Yes, the Catcher presents you with a nice ‘non-red’ screen. However, Jakub did make that a separate option so that you can keep using the ‘red screen’ instead. I think I know why he did that. You see, he knows when a crash occurs, your app is likely now in an ‘unstable state’ all around. Who knows, displaying such a nice screen using Flutter’s standard widgets could cause a cascade of other errors. You see, standard widgets aren’t used when the static function,, returns that red screen. I’ll explain that later too.

“It is highly recommended that the widget returned from this function perform the least amount of work possible.” — builder property

First, let’s see what was done to ‘replace’ the default error handling. A quick glance at the heart of the Catcher package, and you’ll see how the custom error handling is introduced. It’s done in the function, _setupErrorHooks(). Catcher defines what happens when there’s an error in the Flutter framework, what happens if there’s an error in the main() entry function and even what happens if there’s an error in the ‘error handler’ itself.

The first thing we see is the old static function, Flutter.onError. It’s being assigned a new routine that calls the private function, _reportError(). Right off the hop, you’ve got a custom error handler that will catch any errors that may occur in the Flutter framework itself.

The command, Isolate.current.addErrorListener(), is then called to catch any errors that may occur within the entry function, main() — in the ‘root zone’ where all Dart programs start. While the last function, runZoned(), is used to catch any errors in Dart code running ‘outside’ the Flutter framework — like Dart code inside the error handler itself for example.

Build Widget Errors

Again, Catcher gives you the option to define a custom ‘error widget’ that would be displayed instead of the widget that fails to build. As you’ve seen, I assigned that option to the simple example app. See below.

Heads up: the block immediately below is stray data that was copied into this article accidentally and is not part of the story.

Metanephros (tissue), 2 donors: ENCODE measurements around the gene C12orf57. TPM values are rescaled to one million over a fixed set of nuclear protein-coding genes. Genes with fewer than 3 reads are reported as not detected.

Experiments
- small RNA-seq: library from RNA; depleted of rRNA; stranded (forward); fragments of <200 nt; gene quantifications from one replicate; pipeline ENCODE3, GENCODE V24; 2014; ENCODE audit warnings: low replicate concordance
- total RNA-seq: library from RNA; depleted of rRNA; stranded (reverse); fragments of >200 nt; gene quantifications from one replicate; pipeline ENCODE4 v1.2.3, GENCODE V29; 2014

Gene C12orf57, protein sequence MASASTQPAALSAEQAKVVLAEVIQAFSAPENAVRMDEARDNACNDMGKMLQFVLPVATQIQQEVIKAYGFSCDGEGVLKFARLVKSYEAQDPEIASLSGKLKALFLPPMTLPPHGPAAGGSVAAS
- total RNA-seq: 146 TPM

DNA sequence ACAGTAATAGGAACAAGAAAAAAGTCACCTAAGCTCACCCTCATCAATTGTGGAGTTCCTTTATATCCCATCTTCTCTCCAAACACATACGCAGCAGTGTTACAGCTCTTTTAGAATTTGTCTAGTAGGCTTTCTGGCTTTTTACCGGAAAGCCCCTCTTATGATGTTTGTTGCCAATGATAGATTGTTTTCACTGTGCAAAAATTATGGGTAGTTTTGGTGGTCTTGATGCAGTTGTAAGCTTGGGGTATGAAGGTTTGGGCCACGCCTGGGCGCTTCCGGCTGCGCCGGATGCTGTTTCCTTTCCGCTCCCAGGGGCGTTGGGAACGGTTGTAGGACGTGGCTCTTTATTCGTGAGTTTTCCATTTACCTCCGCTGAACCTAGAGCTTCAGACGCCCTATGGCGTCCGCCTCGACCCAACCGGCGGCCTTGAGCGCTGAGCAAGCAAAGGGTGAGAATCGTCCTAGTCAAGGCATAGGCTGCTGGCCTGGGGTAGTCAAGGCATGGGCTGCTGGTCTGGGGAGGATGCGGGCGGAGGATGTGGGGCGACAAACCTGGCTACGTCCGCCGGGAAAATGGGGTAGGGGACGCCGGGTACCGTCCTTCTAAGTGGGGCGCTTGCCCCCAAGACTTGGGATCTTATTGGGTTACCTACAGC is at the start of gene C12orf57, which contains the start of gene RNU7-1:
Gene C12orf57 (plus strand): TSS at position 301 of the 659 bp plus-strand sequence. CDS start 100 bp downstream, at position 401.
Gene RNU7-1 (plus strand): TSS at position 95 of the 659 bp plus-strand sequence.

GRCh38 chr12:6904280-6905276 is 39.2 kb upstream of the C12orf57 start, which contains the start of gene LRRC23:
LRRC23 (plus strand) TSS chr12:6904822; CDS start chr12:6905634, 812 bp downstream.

You can also see Catcher then takes in the Flutter app itself as a parameter so to assign it to its own separate memory thread (Isolate) as well as set up its own error handling. The additional parameters determine what sort of error handling is performed while in development and what is performed while in production. Very nice.

And so, when we take a look inside the function, addDefaultErrorWidget, we see Catcher simply assigns an appropriate function to the static function, ErrorWidget.builder, so to return a custom widget if a build fails.

Android Studio Also Handles Errors

While testing the Catcher error handler, for example, you may be perplexed as to why it is not working at first. If you’re using Android Studio, your IDE may be catching the errors instead. Be sure to go to Settings > Flutter and uncheck the option, ‘Show structured errors for Flutter framework issues’, before working on your error handling. Personally, it took me hours to discover that was the problem.

Error by a Sliver

Let’s take a look at another common situation where errors may occur. It’s when you're making a scrolling ListView — a popular feature in all mobile apps. The tutorial, Write your first Flutter app, has a perfect example with its ‘Startup Name Generator’ app. Its source code is on Github. Of course, you could just tap the screenshot below for a copy.

The SliverChildBuilderDelegate object is called to build the children for the listing (see below). Each index references a separate item to be listed in the viewport (the visible portion of the listing). Note, I’ve introduced an error to this sample app. It’s to be triggered at startup. However, because the making of this list is enclosed in a try-catch statement, the error is caught, and a widget is instead created from the private function, _createErrorWidget(). You can see this private function is explicitly passed an Exception object and a StackTrace object.

Inside the function, _createErrorWidget(), you see both of our ‘Error Handlers’ are called one after the other (see screenshots below). Both are supplied the same FlutterErrorDetails object given the context description, ‘building.’ Pretty straight forward. And so, that’s the structure found throughout the Flutter framework, and consequently the sequence of events if an error occurs:

An error-prone operation is called.
It’s inside a
try-catch statement.
An error calls a function in the
catch clause.
A FlutterErrorDetails object is created.
The FlutterError.reportError() is called.
The FlutterExceptionHandler, onError, is called.
Finally, the ErrorWidget.builder() is called.

Below, you see the ‘red screen’ is the result of this particular error.

By the way, it’s the RenderErrorBox class that’s used to create that wonderful ‘Red Screen of Doom.’ Intentionally, there’s really not much to that class as it paints the error message using low-level functions. This is so to avoid depending on any widgets that may be in an ‘unstable state’ — after all, this class is called when the app has crashed and is itself likely unstable, and so reporting the error should not create any more errors. The screenshot below is the portion of the RenderErrorBox class that defines its background colour. Note, it’s red when in development, but is a light gray colour when in production.